Saying no fast.
Speed of decision making and execution is an imperative for founders, as the fund raising process takes an extraordinary amount of time and effort away from the core business. While it might seem right as an investor to keep asking for more information, often the kindest thing to do when uncertain is to say no very quickly. Most investors will have defined investment criteria, which they and founders use as an initial filter. They are good tools to help to say no.
While the process will vary depending on deal size, there are always things each party can do to make things faster, or slower. From a founder perspective it’s smart to talk to previous people who have succesfully or unsuccessfully dealt with the investor. From an investor’s perspective it’s smart to make rapid decisions based on defined criteria, and to have simple processes. This might mean investing less than you really want to, or using tranches to ensure the company meets certain targets along the way. Other times it is going to mean cutting a few corners and taking a punt on the team – and that’s what a lot of this is about at the earlier stages.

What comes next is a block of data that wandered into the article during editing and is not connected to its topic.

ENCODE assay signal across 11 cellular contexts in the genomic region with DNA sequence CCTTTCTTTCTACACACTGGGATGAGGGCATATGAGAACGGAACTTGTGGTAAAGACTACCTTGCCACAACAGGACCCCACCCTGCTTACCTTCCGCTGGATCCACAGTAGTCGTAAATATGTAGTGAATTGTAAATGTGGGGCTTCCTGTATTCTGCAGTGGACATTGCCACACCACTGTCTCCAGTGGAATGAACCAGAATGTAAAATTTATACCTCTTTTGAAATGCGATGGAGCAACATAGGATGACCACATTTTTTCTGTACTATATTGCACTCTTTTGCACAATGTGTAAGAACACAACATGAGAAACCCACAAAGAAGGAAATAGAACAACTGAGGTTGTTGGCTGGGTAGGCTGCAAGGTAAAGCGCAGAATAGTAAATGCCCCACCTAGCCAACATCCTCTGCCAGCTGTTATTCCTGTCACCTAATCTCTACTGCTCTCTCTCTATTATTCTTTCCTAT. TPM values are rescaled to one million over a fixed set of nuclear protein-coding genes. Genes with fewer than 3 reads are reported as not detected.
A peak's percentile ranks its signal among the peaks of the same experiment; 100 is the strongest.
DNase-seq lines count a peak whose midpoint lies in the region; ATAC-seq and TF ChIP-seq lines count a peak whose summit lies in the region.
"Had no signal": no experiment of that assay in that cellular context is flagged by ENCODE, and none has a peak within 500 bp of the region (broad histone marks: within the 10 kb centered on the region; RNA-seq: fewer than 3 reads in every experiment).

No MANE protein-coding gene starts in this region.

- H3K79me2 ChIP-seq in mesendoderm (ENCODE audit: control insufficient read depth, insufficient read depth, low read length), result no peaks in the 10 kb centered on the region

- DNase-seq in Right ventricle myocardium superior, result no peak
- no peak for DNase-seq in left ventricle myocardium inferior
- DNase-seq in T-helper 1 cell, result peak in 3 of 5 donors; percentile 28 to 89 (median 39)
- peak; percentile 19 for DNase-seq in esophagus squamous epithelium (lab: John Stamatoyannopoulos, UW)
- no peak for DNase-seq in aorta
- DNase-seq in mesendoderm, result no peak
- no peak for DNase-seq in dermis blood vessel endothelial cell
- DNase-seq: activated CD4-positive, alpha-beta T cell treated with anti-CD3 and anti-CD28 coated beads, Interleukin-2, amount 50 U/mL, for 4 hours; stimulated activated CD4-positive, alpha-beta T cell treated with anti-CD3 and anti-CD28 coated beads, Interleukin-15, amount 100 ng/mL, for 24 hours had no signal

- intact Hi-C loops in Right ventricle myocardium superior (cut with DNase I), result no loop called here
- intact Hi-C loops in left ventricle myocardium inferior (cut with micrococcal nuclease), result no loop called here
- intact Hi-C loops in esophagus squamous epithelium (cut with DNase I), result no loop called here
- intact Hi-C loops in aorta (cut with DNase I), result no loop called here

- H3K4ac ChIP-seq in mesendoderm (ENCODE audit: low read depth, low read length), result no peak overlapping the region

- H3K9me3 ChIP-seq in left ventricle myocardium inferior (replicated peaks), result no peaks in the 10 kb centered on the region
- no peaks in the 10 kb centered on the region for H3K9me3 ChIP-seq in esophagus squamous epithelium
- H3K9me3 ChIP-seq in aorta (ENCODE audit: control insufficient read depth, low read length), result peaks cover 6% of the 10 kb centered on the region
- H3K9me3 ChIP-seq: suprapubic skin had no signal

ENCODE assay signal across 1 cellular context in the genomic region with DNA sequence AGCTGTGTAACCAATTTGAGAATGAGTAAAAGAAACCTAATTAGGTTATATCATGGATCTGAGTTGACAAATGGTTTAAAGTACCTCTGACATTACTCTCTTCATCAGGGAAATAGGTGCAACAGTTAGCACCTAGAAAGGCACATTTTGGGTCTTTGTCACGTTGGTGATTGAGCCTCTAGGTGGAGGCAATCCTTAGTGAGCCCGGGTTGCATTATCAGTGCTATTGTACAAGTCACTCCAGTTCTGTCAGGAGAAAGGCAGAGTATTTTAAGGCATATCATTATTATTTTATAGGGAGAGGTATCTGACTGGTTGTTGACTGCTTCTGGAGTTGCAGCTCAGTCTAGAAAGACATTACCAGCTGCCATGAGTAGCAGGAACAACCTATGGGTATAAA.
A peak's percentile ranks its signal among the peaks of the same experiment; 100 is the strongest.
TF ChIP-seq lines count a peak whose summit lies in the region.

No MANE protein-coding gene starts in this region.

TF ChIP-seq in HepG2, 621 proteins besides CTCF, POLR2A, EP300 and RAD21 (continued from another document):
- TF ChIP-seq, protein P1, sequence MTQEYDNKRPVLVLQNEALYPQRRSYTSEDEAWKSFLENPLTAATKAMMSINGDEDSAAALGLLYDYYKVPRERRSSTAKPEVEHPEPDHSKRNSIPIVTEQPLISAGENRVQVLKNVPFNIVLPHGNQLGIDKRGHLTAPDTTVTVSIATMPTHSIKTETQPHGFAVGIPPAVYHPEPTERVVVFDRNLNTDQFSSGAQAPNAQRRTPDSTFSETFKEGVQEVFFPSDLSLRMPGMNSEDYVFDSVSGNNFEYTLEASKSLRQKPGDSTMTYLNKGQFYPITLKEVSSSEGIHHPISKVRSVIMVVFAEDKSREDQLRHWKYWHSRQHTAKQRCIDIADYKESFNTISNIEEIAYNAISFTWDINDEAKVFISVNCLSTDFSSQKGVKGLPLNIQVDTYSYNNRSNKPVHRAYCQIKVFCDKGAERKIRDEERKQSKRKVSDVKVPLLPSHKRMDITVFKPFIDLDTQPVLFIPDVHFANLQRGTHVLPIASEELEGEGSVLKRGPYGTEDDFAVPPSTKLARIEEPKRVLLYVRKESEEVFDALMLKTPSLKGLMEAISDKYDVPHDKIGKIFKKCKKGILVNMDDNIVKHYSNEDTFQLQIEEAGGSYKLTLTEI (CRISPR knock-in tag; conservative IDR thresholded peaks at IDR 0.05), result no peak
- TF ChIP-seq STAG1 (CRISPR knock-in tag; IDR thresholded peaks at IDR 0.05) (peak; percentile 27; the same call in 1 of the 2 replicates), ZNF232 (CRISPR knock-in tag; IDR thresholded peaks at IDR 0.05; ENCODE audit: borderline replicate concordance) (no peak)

Overall if you have lots of money to offer then you can afford to take your time and ponder the investment. If you are are throwing around only a few thousand each time then you’ll be expected to move very quickly. There is more uncertainty, but less to lose and higher potential percentage returns.
Investors with industry expertise should be able to assess your product and strategy more quickly than their peers, for a given investment size. They might get it wrong (founders will see this as them saying “no”), but they should offer good advice along the way. They are preferred partners and and other investors involved will look to them for their lead.